Loud environments can be extremely overwhelming for me, as I can’t make out any sounds at all. I also find group settings super difficult, as I can’t predict who is going to speak and who I need to look at to be able to follow the conversation. A lot of the time, I’ll miss a few words and then another person will speak and then before I know it – I’m sentences behind everyone else and it’s just impossible to catch up. I end up just tuning out completely and sit alone, which feels a bit lonely. It’s really important that when I do engage in a group conversation that people aren’t talking over the top of one another and that they are leaving enough time in between each other talking for me to catch up.

I also find that because I find it difficult to control my voice levels, I tend to talk quite softly as I’m always worried about talking too loud. As a result of this, people tend to talk over the top of me when I’m teaching in class and engage in their own conversations. If you do end up having me as an instructor, try to refrain from having conversations with each other in the class and take turns when speaking and asking questions. 

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I receive a lot of messages, and have conversations on a daily basis where people try to offer me advice, treatment options and technologies available for my Deafness. I know that these messages and conversations come from a good place, but the truth is – I am actually okay with going Deaf. Sure, it’s kinda annoying sometimes and it does make dancing/socialising a little more complicated. But I’m adapting and learning to not only live but succeed in a world without sound. There are a lot of technologies available out there that offer support, and I have tried some/most of them. I am aware of my options and have made my own decisions. I really appreciate the thought and know that people are only trying to help, but it’s not okay to give people ideas and advice about their disability or medical/health issue. I promise you, that we know more about our options than you do.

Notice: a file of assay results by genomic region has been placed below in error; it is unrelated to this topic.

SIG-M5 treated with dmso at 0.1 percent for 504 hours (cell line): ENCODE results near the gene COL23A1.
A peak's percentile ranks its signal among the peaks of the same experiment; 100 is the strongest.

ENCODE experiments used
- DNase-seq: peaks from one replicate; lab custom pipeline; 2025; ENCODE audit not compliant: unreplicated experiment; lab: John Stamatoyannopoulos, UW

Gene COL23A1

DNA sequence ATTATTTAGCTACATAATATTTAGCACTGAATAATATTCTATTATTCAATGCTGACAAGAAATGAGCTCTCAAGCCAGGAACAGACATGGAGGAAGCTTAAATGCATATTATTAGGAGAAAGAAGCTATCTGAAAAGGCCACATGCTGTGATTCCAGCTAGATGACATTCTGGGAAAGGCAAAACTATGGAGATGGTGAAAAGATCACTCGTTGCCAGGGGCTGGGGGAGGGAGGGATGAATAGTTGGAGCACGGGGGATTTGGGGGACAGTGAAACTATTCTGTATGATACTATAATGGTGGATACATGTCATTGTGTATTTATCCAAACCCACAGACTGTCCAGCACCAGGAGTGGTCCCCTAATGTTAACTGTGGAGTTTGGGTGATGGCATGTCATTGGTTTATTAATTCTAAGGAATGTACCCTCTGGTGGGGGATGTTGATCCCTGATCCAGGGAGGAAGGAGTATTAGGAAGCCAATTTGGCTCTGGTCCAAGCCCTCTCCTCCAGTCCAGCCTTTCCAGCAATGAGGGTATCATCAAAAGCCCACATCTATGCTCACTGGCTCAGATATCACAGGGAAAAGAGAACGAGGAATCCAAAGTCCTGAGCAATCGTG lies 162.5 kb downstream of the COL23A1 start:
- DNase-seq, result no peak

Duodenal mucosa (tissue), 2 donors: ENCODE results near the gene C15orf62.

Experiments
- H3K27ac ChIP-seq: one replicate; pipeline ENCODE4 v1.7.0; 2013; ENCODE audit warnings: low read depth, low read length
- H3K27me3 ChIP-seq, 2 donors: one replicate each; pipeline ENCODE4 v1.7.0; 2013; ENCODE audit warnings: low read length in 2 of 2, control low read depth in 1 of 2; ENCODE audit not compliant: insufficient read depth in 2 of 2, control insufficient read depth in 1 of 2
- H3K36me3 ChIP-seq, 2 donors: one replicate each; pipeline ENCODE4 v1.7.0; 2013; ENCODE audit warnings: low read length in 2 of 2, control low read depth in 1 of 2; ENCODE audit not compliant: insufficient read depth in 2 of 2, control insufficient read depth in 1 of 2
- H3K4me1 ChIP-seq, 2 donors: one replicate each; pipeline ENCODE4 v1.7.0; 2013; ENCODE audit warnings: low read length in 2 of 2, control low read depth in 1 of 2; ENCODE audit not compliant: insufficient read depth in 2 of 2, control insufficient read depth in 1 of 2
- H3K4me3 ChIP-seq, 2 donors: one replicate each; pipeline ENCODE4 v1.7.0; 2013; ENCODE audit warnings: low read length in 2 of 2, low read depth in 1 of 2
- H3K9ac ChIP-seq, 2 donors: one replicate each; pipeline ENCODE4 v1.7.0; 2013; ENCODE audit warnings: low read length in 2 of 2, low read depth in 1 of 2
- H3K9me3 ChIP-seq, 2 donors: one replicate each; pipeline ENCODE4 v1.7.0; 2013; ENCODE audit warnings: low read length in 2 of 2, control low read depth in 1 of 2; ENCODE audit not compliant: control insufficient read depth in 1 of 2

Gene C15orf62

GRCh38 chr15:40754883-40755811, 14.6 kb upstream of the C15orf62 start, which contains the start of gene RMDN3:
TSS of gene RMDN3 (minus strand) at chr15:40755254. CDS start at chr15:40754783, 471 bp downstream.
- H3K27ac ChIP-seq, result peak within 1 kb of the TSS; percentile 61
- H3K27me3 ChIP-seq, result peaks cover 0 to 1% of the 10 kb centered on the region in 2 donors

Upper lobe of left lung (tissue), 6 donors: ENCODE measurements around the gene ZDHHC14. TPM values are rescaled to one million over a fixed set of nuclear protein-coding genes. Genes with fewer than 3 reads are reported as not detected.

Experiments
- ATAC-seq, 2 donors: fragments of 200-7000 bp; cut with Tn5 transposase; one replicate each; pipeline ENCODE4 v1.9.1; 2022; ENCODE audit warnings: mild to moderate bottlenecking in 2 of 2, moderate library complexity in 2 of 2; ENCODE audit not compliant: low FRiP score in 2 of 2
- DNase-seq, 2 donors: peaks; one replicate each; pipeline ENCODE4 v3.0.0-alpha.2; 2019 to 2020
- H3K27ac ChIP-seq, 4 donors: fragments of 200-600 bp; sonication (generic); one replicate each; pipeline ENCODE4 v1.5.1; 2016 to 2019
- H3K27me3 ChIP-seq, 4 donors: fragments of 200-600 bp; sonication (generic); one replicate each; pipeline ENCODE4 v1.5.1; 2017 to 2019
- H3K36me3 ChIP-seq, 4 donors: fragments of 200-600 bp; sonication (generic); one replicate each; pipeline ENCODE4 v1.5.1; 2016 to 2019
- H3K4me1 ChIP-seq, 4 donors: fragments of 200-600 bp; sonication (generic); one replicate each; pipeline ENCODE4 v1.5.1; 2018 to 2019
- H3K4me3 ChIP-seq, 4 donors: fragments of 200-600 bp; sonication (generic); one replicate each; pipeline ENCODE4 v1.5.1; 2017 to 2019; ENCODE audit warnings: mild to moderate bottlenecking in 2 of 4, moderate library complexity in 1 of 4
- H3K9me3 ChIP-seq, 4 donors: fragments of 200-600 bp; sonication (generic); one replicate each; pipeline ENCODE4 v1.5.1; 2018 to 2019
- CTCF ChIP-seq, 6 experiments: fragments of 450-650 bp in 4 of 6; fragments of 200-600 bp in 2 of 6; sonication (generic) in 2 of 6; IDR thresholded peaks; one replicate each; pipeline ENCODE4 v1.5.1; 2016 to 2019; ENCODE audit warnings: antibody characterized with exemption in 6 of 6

On the other hand, offering sympathetic statements like “I’m so sorry you’re losing your hearing!” isn’t helpful either. There’s nothing wrong with being Deaf… It’s not terminal! Asking me, “isn’t there any cure? Like hearing aids, cochlea implants or surgery?” is also really ignorant. What a lot of people don’t understand, is that hearing aids, implants and surgery aren’t suitable for everyone. There are lots of different types of hearing loss – and no treatment option will restore hearing to the same degree as a hearing person. It’s also up to the individual as to what treatment option they want (if any), some Deaf people choose not to be ‘treated’ – and that’s okay! At the end of the day, it’s access that needs to be improved – not my hearing. P If you are in the Burly, Pole, Aerial Industry (or other entertainment industries) and produce shows – hire an Auslan Interpreter. I literally can’t attend without one.  

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It can be really frustrating when people tell me, “don’t worry” or, “I’ll tell you later” when I don’t hear a joke or a story that was told. It robs me of being able to enjoy the experience as it happens, and also makes me feel like a burden or not important enough to repeat what was said. You would be surprised with how many times this happens to most Deaf and HoH people on a daily basis. Make the effort and allow us to have the same experience as you.